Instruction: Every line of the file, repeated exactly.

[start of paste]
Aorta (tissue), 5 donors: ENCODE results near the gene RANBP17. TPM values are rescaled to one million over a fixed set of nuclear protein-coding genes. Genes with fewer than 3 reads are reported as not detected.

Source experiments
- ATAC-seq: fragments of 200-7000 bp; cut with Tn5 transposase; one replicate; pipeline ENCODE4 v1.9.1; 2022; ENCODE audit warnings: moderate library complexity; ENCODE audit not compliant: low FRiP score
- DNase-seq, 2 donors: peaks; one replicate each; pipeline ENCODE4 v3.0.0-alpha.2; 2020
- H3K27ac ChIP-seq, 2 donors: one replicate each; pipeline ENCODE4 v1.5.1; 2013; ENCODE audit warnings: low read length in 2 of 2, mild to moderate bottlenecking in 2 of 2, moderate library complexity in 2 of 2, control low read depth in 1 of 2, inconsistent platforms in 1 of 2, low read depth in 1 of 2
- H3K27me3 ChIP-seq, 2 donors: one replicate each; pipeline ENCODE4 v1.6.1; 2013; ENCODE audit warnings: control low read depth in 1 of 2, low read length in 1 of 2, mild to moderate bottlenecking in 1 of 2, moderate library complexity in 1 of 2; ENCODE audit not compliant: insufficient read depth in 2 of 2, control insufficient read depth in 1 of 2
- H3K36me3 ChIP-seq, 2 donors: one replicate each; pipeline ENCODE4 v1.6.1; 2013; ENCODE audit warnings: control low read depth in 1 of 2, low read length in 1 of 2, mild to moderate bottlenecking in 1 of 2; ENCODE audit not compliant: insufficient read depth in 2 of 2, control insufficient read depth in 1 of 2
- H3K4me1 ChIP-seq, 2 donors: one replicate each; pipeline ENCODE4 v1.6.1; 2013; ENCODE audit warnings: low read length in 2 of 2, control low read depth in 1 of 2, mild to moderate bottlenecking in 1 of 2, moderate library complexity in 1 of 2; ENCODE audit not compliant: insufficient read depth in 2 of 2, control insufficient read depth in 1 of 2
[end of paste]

Aorta (tissue), 5 donors: ENCODE results near the gene RANBP17. TPM values are rescaled to one million over a fixed set of nuclear protein-coding genes. Genes with fewer than 3 reads are reported as not detected.

Source experiments
- ATAC-seq: fragments of 200-7000 bp; cut with Tn5 transposase; one replicate; pipeline ENCODE4 v1.9.1; 2022; ENCODE audit warnings: moderate library complexity; ENCODE audit not compliant: low FRiP score
- DNase-seq, 2 donors: peaks; one replicate each; pipeline ENCODE4 v3.0.0-alpha.2; 2020
- H3K27ac ChIP-seq, 2 donors: one replicate each; pipeline ENCODE4 v1.5.1; 2013; ENCODE audit warnings: low read length in 2 of 2, mild to moderate bottlenecking in 2 of 2, moderate library complexity in 2 of 2, control low read depth in 1 of 2, inconsistent platforms in 1 of 2, low read depth in 1 of 2
- H3K27me3 ChIP-seq, 2 donors: one replicate each; pipeline ENCODE4 v1.6.1; 2013; ENCODE audit warnings: control low read depth in 1 of 2, low read length in 1 of 2, mild to moderate bottlenecking in 1 of 2, moderate library complexity in 1 of 2; ENCODE audit not compliant: insufficient read depth in 2 of 2, control insufficient read depth in 1 of 2
- H3K36me3 ChIP-seq, 2 donors: one replicate each; pipeline ENCODE4 v1.6.1; 2013; ENCODE audit warnings: control low read depth in 1 of 2, low read length in 1 of 2, mild to moderate bottlenecking in 1 of 2; ENCODE audit not compliant: insufficient read depth in 2 of 2, control insufficient read depth in 1 of 2
- H3K4me1 ChIP-seq, 2 donors: one replicate each; pipeline ENCODE4 v1.6.1; 2013; ENCODE audit warnings: low read length in 2 of 2, control low read depth in 1 of 2, mild to moderate bottlenecking in 1 of 2, moderate library complexity in 1 of 2; ENCODE audit not compliant: insufficient read depth in 2 of 2, control insufficient read depth in 1 of 2